NFL Scouting Combine: Pinkston burning with NFL desire
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INDIANAPOLIS -- On the football field, Jason Pinkston is not accustomed to putting out fires. In a way, he tries to prevent them, usually by keeping a rusher off his quarterback in a fire-zone blitz.
In his three-year career as a starting left tackle for Pitt, Pinkston did that well enough to show potential as an NFL prospect and get invited to the NFL Scouting Combine. He has spent the past five days trying to improve his draft stock, even if it means switching to guard, and convince coaches and general managers he can step into the fire at the next level.
After all, he is accustomed to stepping into fires.
Pinkston, who is 6 feet 3.75 inches, 317 pounds, was a junior volunteer fireman for the South Baldwin Volunteer Fire Company from his sophomore year at Baldwin High School through his freshman season at Pitt. His college degree is in administration of justice, and two years ago he did a summer internship in the arson detection department of the Pittsburgh Bureau of Fire.
"I loved it a lot," Pinkston said. "It was nice to get out in the community and help people out. Not too many people volunteer to do that. Their numbers are low. I used to be terrified of fire trucks when I was little, but then there was a horn going off and I was like, 'I want to get into this.' I actually went up and I got involved with it and I love it a lot."
It wasn't just any internship. Pinkston worked with detective Michael Burns of the Pittsburgh Police department, who is also an arson inspector, and accompanied him on each shift, even the midnight shift. When Burns had to investigate a fire scene, Pinkston went with him, often digging through the rubble to help determine the origin of the fire.
Pinkston loved it so much he said he wants to get into some form of fire prevention or detection when he is done playing football. Right now, he hopes that career is still a number of years away.
"You couldn't meet a nicer guy in the world," Burns said of Pinkston. "He'd do anything for you. Just seeing how he talked to people and interviewed them. People would see his size, but he's very kind, very polite. He wasn't afraid to help anybody."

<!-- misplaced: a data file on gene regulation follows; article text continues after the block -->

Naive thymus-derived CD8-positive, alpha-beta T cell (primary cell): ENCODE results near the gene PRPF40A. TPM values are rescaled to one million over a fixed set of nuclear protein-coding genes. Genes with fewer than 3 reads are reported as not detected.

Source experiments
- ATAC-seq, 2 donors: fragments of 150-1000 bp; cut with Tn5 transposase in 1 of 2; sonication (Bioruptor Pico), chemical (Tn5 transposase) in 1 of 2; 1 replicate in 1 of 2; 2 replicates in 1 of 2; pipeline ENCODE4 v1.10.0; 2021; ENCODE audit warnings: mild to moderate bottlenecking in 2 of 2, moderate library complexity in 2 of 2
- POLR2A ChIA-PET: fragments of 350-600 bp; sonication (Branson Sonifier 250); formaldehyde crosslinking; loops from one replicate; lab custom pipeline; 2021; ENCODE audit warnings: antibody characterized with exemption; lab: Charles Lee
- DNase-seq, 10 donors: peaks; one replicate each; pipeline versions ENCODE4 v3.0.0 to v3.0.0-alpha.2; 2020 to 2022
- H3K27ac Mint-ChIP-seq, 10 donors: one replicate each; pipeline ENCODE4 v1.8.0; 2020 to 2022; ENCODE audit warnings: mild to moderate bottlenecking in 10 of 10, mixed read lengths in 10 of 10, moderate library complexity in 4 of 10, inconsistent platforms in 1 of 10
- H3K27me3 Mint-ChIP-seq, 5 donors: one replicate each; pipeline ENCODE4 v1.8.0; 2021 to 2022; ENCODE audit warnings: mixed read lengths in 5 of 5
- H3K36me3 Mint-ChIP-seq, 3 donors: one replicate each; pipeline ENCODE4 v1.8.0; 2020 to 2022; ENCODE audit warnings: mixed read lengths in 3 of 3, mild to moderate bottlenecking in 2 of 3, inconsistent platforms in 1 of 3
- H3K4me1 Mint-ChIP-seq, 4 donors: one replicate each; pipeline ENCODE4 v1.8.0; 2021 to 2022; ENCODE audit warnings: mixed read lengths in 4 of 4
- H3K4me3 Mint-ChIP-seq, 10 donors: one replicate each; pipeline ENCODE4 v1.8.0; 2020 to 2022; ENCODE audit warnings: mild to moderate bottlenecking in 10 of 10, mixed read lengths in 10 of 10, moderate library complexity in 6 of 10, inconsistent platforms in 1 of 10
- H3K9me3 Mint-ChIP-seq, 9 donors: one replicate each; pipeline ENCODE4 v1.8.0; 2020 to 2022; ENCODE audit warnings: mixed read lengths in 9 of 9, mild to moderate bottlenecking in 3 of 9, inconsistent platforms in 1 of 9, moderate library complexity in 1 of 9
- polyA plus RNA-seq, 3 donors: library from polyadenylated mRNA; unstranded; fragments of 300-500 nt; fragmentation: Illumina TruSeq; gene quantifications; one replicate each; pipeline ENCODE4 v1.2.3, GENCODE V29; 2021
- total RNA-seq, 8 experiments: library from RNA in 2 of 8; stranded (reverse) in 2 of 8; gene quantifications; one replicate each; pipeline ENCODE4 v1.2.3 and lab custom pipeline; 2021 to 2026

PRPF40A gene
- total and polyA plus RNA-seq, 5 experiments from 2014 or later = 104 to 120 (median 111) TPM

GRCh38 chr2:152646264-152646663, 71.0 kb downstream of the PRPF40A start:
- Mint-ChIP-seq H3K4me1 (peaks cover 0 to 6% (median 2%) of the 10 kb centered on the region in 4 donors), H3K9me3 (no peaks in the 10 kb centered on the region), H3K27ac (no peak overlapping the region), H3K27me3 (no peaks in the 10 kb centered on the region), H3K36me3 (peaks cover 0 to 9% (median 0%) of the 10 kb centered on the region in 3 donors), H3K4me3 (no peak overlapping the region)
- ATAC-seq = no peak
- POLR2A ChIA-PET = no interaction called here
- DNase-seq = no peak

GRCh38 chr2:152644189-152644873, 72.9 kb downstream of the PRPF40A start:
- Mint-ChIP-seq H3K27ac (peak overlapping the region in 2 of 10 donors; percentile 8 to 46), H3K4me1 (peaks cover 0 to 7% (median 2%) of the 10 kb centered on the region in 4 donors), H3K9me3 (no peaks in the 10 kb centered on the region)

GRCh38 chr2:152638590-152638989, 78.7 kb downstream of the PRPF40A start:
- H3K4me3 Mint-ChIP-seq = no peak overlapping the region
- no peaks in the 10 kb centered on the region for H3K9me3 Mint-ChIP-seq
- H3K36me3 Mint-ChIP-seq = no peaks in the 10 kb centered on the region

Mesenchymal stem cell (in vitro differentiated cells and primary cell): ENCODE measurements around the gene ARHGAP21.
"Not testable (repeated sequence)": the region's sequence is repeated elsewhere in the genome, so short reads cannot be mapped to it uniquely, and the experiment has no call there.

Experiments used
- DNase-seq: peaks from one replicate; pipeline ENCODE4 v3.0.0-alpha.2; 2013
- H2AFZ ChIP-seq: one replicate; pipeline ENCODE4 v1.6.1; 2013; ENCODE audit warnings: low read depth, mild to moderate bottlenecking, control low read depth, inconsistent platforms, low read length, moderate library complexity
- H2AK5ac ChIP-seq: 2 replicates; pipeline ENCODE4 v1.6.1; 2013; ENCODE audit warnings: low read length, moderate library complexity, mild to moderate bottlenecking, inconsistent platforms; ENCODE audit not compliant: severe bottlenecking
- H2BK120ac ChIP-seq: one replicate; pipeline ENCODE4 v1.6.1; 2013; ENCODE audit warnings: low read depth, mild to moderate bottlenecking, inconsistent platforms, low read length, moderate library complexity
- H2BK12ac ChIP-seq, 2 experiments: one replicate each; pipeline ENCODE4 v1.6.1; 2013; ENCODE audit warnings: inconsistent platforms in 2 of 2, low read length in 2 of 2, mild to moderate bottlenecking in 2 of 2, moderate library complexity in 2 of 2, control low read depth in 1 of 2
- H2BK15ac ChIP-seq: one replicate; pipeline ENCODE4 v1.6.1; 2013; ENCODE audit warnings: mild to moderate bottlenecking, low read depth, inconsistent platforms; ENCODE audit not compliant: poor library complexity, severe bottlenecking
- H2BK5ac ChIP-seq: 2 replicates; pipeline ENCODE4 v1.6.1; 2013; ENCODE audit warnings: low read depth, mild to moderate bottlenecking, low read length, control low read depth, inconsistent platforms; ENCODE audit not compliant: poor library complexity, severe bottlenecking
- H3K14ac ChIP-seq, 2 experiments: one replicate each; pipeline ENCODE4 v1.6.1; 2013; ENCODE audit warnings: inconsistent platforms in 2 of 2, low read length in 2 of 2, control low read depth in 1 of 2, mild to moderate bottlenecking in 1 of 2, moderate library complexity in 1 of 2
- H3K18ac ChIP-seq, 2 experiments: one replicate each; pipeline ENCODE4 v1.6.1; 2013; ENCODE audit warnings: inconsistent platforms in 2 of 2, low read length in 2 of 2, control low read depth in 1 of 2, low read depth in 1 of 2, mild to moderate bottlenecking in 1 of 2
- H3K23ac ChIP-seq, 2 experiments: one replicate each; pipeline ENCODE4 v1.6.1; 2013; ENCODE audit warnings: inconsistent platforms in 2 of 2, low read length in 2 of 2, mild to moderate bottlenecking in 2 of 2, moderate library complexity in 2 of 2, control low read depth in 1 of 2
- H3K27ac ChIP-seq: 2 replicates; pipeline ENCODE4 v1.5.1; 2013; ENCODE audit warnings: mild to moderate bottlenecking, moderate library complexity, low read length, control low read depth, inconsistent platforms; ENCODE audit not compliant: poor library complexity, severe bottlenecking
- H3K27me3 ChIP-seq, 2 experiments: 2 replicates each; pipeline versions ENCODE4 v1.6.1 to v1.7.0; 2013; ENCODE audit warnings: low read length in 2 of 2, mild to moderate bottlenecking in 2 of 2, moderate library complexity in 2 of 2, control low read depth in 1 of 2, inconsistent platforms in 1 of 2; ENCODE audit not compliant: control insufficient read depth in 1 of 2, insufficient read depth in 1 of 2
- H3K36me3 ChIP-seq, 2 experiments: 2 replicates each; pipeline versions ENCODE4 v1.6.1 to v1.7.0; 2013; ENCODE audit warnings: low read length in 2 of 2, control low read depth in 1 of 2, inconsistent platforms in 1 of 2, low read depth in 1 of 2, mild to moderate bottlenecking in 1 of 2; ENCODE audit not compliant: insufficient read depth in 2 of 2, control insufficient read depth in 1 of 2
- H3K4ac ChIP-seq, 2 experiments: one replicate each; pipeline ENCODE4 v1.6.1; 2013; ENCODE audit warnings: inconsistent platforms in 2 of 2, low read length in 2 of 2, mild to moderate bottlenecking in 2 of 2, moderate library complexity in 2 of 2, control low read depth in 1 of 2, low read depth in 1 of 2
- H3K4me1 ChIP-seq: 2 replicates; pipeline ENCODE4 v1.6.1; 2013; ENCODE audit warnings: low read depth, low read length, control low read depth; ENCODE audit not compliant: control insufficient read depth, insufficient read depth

As a volunteer with the South Baldwin fire station, Pinkston went on a few calls and still remembers being "pretty nervous" for his first fire -- a house fire in Bethel Park in which the South Baldwin station was assisting.
"It was pretty exciting, pretty hot," Pinkston said.
But, before he could do that, Pinkston said he had to take a six-week class at the fire academy and also participate in training drills for three hours every Thursday night. He did that for four years, fulfilling one of his childhood dreams.
"My dad was actually going to be a Pittsburgh firefighter when he was growing up but he never did it," Pinkston said. "I just always loved it. There was always something about fire trucks that just always caught my eye. I went up one day, filled out some papers, got a physical, went through some classes. It was great."
At the combine, Pinkston is going through a similar regimen of tests and drills to see if he can become an NFL player. Right now, because scouts don't think he is big enough to play tackle, he is projected as a fourth- or fifth-round draft choice who could be switched to guard.
That's fine by Pinkston.
He started 41 games in his career with the Panthers, including three games at right tackle as a freshman before his season was ended by a left shoulder injury. He moved to left tackle as a sophomore and started 38 of Pitt's 39 games in three seasons, missing only the Sun Bowl his sophomore season because of a right shoulder injury.
Pinkston even has some NFL bloodlines: His cousin, Todd Pinkston, was a wide receiver with the Philadelphia Eagles from 2000-05.
"Whatever they want me to play," Pinkston said. "I didn't play guard in college. I was at left tackle and right tackle. I'm going to play wherever they need me. I understand that I'm not the size of some of the left tackles in the NFL. I understand that.
"Whatever team drafts me, I'm going to do whatever they need me to do. If it's 'move into guard,' I'll be a guard. If it's 'move into center,' I'll play center. If I have to play right tackle, I'll play right tackle."
Wherever he has to step, Pinkston will help put out the fire.
NOTES -- Steelers defensive end Ziggy Hood, who started the final 13 games for injured Aaron Smith and finished with five sacks, including two in the postseason, had surgery to clean out bone spurs in his ankle.
First Published March 1, 2011 12:00 am